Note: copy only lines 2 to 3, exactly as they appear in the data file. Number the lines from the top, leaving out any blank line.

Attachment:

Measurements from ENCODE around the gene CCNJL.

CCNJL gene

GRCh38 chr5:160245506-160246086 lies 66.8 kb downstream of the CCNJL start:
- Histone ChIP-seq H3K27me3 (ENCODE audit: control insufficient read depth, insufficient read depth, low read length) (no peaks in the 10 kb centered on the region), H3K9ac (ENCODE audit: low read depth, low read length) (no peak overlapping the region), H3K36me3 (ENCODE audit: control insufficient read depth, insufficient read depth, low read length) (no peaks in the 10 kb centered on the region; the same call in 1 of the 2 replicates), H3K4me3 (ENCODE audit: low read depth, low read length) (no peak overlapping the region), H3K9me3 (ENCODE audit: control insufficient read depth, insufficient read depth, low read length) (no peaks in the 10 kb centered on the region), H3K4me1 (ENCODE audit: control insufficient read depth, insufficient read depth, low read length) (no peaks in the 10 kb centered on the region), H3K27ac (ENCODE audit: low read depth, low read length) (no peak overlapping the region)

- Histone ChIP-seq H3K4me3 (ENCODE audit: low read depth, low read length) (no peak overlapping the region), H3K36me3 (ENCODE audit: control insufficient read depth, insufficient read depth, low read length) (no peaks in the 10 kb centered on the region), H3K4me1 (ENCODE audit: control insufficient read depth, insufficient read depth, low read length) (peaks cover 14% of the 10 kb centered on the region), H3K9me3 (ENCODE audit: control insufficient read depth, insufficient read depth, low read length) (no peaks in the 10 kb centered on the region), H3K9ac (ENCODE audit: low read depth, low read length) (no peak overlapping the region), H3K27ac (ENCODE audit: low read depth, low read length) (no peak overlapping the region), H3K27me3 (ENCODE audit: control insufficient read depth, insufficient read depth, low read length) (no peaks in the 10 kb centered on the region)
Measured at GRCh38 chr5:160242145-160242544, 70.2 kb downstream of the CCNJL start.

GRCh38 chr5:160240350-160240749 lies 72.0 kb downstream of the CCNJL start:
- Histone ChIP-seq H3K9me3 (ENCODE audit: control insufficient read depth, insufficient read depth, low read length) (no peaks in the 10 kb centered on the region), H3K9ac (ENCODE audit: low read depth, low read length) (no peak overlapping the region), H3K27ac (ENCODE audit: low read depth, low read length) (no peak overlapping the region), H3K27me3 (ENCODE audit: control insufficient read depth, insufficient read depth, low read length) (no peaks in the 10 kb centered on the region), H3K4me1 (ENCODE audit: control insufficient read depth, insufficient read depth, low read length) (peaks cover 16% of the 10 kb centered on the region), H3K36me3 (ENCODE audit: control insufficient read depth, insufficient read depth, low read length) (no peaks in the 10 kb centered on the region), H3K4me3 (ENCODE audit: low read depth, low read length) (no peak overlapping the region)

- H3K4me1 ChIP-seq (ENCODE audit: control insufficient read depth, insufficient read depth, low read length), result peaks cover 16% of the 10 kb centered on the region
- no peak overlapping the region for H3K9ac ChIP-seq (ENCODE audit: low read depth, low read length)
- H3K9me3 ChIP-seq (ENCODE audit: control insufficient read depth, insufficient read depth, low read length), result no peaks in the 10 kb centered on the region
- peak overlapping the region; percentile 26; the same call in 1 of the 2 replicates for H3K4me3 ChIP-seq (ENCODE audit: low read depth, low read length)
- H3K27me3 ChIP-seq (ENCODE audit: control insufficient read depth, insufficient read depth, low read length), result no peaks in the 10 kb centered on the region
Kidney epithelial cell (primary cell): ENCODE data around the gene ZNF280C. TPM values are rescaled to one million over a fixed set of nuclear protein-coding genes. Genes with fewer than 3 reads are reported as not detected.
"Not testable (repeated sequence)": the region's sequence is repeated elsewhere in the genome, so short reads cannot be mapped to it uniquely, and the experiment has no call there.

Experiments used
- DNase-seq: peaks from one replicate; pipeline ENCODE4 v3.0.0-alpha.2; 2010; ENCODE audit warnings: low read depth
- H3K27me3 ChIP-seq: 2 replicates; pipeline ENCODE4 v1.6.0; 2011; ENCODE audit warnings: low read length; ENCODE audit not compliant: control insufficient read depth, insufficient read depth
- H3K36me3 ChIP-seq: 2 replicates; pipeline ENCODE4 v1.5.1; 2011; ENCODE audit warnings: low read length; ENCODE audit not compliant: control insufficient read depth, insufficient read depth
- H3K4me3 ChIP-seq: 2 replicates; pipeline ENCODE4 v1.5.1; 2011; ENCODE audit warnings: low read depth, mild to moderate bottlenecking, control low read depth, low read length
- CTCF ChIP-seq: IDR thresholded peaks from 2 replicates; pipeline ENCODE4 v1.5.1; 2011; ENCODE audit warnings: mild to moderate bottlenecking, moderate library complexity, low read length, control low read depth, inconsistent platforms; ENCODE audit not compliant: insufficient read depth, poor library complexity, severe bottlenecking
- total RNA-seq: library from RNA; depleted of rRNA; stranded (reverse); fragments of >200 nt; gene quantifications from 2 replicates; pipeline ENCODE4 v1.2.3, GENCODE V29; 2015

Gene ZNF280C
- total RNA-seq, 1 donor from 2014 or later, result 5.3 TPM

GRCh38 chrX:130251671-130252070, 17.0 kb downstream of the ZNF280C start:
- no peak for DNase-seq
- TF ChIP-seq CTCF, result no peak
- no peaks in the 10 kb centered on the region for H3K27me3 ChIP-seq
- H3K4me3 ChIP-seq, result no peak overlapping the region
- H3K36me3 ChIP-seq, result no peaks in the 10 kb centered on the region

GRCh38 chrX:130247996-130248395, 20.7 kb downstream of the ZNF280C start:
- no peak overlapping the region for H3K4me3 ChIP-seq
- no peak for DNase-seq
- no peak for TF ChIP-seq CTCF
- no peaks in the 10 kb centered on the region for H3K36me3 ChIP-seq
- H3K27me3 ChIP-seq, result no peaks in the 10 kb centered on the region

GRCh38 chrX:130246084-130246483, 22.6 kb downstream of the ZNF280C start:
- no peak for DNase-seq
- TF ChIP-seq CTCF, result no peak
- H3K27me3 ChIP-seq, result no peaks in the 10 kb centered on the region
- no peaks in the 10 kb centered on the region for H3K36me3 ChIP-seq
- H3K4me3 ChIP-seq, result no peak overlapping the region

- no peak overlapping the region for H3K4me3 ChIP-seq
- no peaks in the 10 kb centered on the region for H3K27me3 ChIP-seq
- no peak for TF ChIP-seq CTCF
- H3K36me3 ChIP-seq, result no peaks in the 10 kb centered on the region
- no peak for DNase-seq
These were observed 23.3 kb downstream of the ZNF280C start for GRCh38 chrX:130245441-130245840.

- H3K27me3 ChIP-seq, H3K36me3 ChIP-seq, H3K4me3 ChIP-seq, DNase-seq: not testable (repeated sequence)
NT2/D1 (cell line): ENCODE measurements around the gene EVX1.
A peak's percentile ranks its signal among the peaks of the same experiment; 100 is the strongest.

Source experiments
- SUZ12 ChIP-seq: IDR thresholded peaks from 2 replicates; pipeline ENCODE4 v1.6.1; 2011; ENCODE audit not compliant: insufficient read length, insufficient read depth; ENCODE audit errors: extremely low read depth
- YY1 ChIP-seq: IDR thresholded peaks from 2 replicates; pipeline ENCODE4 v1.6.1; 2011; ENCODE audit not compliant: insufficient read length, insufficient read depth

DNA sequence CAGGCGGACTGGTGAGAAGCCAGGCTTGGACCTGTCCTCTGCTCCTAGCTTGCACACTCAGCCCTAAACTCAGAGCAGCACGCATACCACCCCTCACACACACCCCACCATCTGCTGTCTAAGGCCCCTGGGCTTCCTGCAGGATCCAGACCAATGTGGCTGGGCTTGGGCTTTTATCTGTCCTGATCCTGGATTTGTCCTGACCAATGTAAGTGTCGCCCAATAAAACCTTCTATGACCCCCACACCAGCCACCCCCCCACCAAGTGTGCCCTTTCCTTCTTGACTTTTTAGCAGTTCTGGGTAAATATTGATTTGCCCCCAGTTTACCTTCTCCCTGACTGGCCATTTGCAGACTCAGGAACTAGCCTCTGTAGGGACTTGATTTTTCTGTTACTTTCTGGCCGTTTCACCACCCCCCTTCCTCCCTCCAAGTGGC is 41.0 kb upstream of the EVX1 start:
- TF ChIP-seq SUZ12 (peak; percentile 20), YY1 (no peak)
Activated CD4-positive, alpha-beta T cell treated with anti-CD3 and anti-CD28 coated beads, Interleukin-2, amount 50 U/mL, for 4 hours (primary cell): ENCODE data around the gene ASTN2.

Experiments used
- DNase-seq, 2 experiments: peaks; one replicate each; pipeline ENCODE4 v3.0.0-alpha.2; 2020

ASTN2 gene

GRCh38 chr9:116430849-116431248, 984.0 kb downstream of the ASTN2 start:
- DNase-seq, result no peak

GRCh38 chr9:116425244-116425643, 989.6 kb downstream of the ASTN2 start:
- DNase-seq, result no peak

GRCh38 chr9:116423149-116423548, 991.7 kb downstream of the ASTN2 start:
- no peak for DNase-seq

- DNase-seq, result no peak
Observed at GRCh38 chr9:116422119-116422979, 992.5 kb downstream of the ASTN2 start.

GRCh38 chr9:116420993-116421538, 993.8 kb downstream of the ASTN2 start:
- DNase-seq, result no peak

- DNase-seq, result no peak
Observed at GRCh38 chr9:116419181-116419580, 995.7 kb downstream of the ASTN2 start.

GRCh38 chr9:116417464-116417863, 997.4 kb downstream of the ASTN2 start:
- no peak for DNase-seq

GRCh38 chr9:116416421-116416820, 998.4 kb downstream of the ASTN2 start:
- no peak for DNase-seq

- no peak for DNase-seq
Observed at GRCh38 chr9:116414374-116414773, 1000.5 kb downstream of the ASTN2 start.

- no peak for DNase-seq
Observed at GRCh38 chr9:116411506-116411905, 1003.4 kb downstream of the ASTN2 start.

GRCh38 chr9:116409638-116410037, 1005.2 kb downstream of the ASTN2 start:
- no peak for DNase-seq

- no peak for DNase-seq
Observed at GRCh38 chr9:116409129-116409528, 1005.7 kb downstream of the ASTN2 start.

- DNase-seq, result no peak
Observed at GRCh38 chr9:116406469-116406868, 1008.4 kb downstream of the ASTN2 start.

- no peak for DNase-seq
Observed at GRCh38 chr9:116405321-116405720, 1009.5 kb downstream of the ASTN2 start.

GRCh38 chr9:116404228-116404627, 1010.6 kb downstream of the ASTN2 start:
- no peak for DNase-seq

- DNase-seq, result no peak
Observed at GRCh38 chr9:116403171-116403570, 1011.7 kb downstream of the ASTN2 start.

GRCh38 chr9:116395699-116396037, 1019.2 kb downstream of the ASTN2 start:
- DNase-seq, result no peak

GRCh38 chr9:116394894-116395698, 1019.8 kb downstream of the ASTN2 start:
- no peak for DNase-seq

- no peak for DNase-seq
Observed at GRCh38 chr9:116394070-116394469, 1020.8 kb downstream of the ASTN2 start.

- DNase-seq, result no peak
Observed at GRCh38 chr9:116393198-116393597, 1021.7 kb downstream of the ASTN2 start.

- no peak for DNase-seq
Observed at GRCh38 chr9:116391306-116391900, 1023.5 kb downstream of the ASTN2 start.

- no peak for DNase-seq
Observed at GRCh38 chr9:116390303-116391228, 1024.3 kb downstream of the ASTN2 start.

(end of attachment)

CCNJL gene

GRCh38 chr5:160245506-160246086 lies 66.8 kb downstream of the CCNJL start: